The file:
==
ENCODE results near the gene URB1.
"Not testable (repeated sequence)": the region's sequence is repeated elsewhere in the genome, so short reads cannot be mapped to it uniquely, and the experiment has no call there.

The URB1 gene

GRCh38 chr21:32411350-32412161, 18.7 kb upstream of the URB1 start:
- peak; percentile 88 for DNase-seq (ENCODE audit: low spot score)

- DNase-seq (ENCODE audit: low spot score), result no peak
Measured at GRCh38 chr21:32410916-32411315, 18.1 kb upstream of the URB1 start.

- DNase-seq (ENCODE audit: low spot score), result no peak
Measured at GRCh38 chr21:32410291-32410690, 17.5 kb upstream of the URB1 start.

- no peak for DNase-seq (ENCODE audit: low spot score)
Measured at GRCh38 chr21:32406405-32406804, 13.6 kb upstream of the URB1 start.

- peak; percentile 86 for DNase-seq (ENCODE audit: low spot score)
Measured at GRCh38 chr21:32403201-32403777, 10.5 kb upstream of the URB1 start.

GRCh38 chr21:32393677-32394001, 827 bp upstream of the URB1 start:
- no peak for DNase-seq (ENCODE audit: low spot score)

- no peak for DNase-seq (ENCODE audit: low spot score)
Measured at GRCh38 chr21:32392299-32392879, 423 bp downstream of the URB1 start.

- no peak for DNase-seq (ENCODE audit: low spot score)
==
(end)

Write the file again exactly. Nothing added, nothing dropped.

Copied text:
ENCODE results near the gene URB1.
"Not testable (repeated sequence)": the region's sequence is repeated elsewhere in the genome, so short reads cannot be mapped to it uniquely, and the experiment has no call there.

The URB1 gene

GRCh38 chr21:32411350-32412161, 18.7 kb upstream of the URB1 start:
- peak; percentile 88 for DNase-seq (ENCODE audit: low spot score)

- DNase-seq (ENCODE audit: low spot score), result no peak
Measured at GRCh38 chr21:32410916-32411315, 18.1 kb upstream of the URB1 start.

- DNase-seq (ENCODE audit: low spot score), result no peak
Measured at GRCh38 chr21:32410291-32410690, 17.5 kb upstream of the URB1 start.

- no peak for DNase-seq (ENCODE audit: low spot score)
Measured at GRCh38 chr21:32406405-32406804, 13.6 kb upstream of the URB1 start.

- peak; percentile 86 for DNase-seq (ENCODE audit: low spot score)
Measured at GRCh38 chr21:32403201-32403777, 10.5 kb upstream of the URB1 start.

GRCh38 chr21:32393677-32394001, 827 bp upstream of the URB1 start:
- no peak for DNase-seq (ENCODE audit: low spot score)

- no peak for DNase-seq (ENCODE audit: low spot score)
Measured at GRCh38 chr21:32392299-32392879, 423 bp downstream of the URB1 start.

- no peak for DNase-seq (ENCODE audit: low spot score)